Can a new breed of filmmaking save the world?

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Ted Leonsis recalls the day he picked up the book that would change his life. Confined indoors during a storm a few years back, the vice chairman emeritus of AOL read Iris Chang's "The Rape of Nanking: The Forgotten Holocaust of World War II," on the historically overlooked atrocities committed in Nanking, China, by the Japanese army in 1937.

Leonsis knew he had to do something -- and he knew the way to get people talking was to put that something on screen. The resulting 2007 documentary, "Nanking," won the documentary editing award at Sundance and left producer Leonsis determined to make more films that spur social change.

A new wave of idealism is sweeping through Hollywood, fueled by a changing political climate and a younger generation of viewers. Making movies that make a difference is in -- so in that a term has been coined for it: filmanthropy.

"To me, filmanthropy is finding a story that needs light on it and will activate volunteerism and create financial contribution," says Leonsis, whose second documentary, "Kicking It," from Liberation Entertainment, centers on homelessness. "I like to say these films do well by doing good."

Not long before "Nanking," a little-known company, Participant Media, was preparing to release a movie with no stars, unless you count Al Gore, and no plot, save a rambling, science-filled slide show. "An Inconvenient Truth" was released in 2006, won two Oscars and changed the way many Americans go about their daily lives in an effort to tackle climate change.

"There's an increase in the idea that, 'Yes, I can pick up a camera (and create something that will make a difference),'" says Patricia Finneran, festival director of SilverDocs: AFI/Discovery Channel Documentary Festival, adding that applications have doubled since the fest's creation six years ago.

One of the selections at this year's festival was inspired by watching filmanthropy at work: After seeing how people responded to "Kicking It," a movie she helped bankroll, BET co-founder Sheila C. Johnson dove into hands-on executive producing her own documentary, "A Powerful Noise," the tale of three women fighting poverty, ignorance and ethnic strife.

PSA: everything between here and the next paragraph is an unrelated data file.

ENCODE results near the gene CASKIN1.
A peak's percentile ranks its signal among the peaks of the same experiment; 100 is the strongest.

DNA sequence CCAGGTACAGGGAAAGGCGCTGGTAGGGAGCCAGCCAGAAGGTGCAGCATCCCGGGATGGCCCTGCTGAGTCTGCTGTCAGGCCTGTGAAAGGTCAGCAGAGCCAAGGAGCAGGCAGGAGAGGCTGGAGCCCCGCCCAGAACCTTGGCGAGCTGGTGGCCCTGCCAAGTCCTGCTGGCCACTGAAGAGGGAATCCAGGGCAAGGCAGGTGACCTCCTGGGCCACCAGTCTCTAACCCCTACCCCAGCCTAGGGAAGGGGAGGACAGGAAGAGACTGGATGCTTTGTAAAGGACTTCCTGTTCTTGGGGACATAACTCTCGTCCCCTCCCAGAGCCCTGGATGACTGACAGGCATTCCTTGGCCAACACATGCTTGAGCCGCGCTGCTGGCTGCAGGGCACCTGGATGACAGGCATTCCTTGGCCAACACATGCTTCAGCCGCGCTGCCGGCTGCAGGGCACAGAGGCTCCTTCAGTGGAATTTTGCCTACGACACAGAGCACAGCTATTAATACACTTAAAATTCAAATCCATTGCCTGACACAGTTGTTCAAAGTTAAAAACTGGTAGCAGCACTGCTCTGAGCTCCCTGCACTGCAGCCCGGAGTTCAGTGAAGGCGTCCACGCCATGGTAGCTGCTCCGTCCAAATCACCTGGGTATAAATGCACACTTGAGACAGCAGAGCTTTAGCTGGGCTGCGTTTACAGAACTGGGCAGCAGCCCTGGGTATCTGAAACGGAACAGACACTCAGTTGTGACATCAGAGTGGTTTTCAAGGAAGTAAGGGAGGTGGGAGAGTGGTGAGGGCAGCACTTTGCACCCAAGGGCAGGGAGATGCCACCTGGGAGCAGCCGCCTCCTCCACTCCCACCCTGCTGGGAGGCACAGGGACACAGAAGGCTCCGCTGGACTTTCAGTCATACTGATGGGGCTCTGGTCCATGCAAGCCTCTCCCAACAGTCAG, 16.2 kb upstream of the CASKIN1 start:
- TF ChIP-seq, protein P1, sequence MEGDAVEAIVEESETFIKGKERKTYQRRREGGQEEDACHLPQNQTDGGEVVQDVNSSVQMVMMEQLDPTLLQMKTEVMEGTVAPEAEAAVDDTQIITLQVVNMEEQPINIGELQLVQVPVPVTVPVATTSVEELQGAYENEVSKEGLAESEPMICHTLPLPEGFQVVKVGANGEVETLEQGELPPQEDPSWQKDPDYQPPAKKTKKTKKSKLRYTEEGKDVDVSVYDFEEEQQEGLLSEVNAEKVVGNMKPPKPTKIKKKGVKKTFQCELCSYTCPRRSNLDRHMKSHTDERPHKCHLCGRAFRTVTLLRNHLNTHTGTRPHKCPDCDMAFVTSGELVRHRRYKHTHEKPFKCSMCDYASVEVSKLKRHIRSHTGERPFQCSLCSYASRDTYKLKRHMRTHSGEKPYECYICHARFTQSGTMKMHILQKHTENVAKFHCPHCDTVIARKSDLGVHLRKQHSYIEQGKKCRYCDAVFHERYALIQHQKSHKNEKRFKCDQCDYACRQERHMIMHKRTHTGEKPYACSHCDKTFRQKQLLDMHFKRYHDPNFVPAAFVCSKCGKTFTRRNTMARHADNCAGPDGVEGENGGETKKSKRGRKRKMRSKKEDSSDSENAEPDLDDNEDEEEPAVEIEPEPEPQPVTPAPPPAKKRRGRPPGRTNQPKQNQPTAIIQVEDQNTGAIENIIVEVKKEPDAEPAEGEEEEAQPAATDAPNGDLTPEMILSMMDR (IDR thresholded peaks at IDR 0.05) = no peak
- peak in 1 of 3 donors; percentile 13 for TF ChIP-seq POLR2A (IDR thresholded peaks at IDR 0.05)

"If you're watching TV and a story troubles you, you change the channel," she says. "But a film demands you engage. When you're engaged, you can be moved -- and hopefully moved to action."

Contributing to the filmanthropy movie boom are today's twentysomethings, who were raised on corporate America's scandals, are smart enough not to trust everything they've been told, and see the world visually. "Video is the way the younger generation communicates; YouTube says anyone's footage is interesting," adds AFI's executive vice dean, Joe Petricca.

But young people actually haven't changed, opines Participant CEO Jim Berk -- it's just that technology and online social networking have made it harder for them to ignore the plight of others. Participant, founded by eBay's Jeff Skoll expressly to create entertainment that leads to activism, has followed through with Oscar nominees "The Kite Runner" and "Charlie Wilson's War," and has deals with Brad Pitt's Plan B Entertainment and Natalie Portman. Its upcoming "The Food Project," a hard look at the "big food" companies, could be the food industry's "Inconvenient Truth."

"'When we started, we had to sell distributors that the advocacy was value-added. ... (But then) 'Inconvenient Truth' became the gold standard of how a film can inspire a global conversation," Berk says.

While it's nice to be accepted, Berk isn't resting on his laurels. "In five years, we hope to be a midsize company with interest across every platform," he continues. "But wouldn't it be a wonderful day when Participant Media ceases to exist?"
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